Gender Pay Gap Narrows at U.S. Charities, But Still Remains Unequal
(Nov. 7, 2005) A new study reveals that the compensation of female charity CEO's has increased faster than, but still lags behind, those of their male counterparts.
According to the study, female CEO's at charities with budgets of $50 million or more reported increased earnings of 43 percent. In contrast, male CEO's at that same budget level, however, only reported increased earnings of 17 percent.
The GuideStar Nonprofit Compensation Report, conducted by GuideStar.org and released this September, analyzed and compared compensation data from more than 83,000 public charities in fiscal year 2003.
Women CEO's at charities with budgets of $25 million to $50 million also reported strong increases. They experienced a 35 percent increase in compensation in 2003 compared to their male counterparts who only saw a 17 percent increase.
Charities with budgets of $500 thousand to $1 million showed the smallest increase, with the salaries for female CEO's increasing 3 percent in 2003, while the median salaries for males CEO's increased by 5 percent.
Pay Gap Narrows, but Remains Unequal
Despite these increases, men continue to earn more than their female counterparts, with the median salary for a male CEO of a charity with a budget of $50 million or more $332,985 compared to $262,275 for a female CEO.
Male CEO's at charities with budgets of $25 million to $50 million reported earnings of $206,002 compared to the median compensation for female CEO's at $173,300. This discrepancy holds true at all budget levels.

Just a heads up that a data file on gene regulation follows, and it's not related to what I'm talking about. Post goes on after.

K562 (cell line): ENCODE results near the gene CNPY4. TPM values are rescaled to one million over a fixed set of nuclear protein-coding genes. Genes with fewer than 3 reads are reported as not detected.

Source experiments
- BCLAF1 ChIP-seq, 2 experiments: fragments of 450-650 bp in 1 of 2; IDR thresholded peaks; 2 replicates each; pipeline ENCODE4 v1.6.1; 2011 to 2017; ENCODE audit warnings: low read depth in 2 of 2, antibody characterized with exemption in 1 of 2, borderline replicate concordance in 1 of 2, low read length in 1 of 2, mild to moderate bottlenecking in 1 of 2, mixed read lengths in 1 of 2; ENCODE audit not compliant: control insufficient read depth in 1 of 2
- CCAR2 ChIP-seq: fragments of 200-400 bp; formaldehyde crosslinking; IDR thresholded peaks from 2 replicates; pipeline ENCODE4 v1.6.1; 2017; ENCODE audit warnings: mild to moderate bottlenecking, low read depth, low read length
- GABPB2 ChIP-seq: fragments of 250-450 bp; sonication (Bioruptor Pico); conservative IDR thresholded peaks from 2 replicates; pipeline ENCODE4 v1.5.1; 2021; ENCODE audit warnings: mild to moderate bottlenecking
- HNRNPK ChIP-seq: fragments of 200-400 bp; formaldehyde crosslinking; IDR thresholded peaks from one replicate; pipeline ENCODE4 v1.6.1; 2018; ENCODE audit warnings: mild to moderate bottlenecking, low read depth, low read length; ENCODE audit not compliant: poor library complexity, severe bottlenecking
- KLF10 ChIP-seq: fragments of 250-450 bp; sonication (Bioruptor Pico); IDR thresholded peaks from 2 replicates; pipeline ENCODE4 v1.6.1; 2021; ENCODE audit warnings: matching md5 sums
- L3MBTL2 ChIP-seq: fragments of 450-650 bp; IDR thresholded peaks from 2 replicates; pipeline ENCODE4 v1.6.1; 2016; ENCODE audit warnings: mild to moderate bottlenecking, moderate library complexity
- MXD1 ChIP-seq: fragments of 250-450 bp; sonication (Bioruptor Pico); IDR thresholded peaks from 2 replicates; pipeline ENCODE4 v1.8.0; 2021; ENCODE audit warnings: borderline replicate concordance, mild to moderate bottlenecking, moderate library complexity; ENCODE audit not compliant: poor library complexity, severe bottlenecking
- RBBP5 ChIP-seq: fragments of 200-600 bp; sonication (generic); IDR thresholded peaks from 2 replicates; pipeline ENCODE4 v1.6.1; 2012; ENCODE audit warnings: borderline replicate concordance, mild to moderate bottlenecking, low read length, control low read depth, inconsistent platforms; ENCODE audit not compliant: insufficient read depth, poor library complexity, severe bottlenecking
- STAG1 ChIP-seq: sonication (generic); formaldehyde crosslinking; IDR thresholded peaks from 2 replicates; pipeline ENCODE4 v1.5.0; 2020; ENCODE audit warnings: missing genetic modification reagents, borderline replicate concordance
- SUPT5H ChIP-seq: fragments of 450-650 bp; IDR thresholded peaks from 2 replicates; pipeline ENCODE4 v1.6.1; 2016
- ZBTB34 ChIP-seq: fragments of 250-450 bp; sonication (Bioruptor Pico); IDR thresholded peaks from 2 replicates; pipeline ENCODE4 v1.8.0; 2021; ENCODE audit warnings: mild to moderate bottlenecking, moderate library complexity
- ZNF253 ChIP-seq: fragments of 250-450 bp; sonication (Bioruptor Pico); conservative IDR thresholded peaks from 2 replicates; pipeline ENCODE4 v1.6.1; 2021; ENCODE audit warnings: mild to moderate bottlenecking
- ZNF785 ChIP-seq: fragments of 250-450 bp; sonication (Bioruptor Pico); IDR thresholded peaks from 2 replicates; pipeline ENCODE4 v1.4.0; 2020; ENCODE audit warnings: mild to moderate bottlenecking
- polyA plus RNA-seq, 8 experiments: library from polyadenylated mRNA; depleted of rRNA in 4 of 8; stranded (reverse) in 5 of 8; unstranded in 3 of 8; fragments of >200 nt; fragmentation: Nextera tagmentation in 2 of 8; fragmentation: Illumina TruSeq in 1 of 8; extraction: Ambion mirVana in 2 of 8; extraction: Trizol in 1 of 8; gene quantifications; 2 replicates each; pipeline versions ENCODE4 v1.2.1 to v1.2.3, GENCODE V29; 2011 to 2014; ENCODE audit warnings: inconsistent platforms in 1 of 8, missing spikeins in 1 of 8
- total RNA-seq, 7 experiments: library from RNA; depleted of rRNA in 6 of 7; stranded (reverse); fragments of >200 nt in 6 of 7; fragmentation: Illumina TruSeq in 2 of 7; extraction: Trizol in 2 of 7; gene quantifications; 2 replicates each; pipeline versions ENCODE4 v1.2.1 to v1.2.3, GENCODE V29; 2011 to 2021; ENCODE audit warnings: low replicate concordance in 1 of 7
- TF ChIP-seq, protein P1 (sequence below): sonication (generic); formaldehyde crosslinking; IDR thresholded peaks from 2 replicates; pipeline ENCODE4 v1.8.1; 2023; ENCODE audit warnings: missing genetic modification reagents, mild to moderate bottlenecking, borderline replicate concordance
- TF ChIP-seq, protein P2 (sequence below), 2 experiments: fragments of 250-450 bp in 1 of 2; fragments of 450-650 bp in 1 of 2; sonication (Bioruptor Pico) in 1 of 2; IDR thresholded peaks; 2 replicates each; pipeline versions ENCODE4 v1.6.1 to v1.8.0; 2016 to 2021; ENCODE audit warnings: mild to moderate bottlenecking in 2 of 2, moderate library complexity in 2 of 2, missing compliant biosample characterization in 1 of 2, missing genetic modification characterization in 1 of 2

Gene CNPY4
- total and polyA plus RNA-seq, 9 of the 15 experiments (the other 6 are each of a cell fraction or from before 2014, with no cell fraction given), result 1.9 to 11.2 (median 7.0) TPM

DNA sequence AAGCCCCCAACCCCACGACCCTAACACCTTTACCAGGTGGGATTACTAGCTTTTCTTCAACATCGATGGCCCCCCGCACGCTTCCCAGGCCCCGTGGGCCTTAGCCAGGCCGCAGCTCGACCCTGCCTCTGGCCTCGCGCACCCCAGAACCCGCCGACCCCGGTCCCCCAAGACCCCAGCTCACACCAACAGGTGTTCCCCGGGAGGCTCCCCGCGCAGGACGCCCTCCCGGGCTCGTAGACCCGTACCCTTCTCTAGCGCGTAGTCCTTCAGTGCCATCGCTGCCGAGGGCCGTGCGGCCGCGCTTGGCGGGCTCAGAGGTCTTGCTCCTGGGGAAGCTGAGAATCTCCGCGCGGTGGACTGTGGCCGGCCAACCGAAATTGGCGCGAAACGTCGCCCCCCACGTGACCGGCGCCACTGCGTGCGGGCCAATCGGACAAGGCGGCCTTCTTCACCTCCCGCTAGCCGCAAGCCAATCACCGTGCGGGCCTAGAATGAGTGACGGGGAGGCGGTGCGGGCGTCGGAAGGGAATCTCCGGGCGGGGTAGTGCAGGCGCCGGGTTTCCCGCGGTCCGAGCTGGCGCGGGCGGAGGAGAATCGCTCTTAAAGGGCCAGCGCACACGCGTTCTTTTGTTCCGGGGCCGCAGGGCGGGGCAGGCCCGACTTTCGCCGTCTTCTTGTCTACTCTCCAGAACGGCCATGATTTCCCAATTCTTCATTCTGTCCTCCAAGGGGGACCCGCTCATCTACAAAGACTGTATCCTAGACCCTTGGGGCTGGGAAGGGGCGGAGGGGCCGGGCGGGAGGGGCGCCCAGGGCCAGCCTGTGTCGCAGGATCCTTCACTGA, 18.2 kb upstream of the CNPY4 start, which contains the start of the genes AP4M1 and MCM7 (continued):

Interestingly, the pay gap is the smallest for charities with budgets of $250 thousand or less. Female CEO's reported median salaries of $32,448, while male CEO's earned $37,272. Broken down by budget level, the study compares median salaries for male and female CEO's in 2003:
- $250 thousand or less: female $32,448; male $37,272
- $250 thousand - $500 thousand: female $45,930; male $52,915
- $500 thousand - $1 million: female $57,10; male $65,170
- $1 million - $2.5 million: female $71,801; male $80,240
- $2.5 million - $5 million: female $87,740; male $99,348
- $5 million - $10 million: female $103,000; male $119,947
- $10 million - $25 million: female $131,858; male $155,219
- $25 million - $50 million: female $173,300; male $206,002
- $50 million or more: female $262,275; male $332,985
The study also showed that men were also nearly five times more likely than women to hold the top position at charities with annual expenditures of $50 million or more. However, the number of female CEOs/executive directors at charities with budgets of $1 million or less was actually greater than the number male leaders at the same budget levels.
"This study reaffirms findings form AFP's 2004 Compensation and Benefits Study," says AFP president and CEO Paulette Maehara, CAE, CFRE. "While the gender gap is narrowing, there is still work to be done. These numbers, along with results form the Compensation and Benefits Study, reflect the continued disparity between male and female salaries in the nonprofit sector. However, as leaders of the philanthropic world, it is our duty to not only acknowledge these numbers, but also work close the gap by ensuring that all employees are compensated on their education, experience and qualifications, and not on their gender."
About the Study
GuideStar's fifth annual analysis of nonprofit compensation draws exclusively on fiscal year 2003 Form 990 data from more than 83,000 public charities. It examines compensation by gender, 14 job categories, 9 budget categories, 453 program categories, state and 264 geographical areas.
For more information on the study, visit the Guidestar website.
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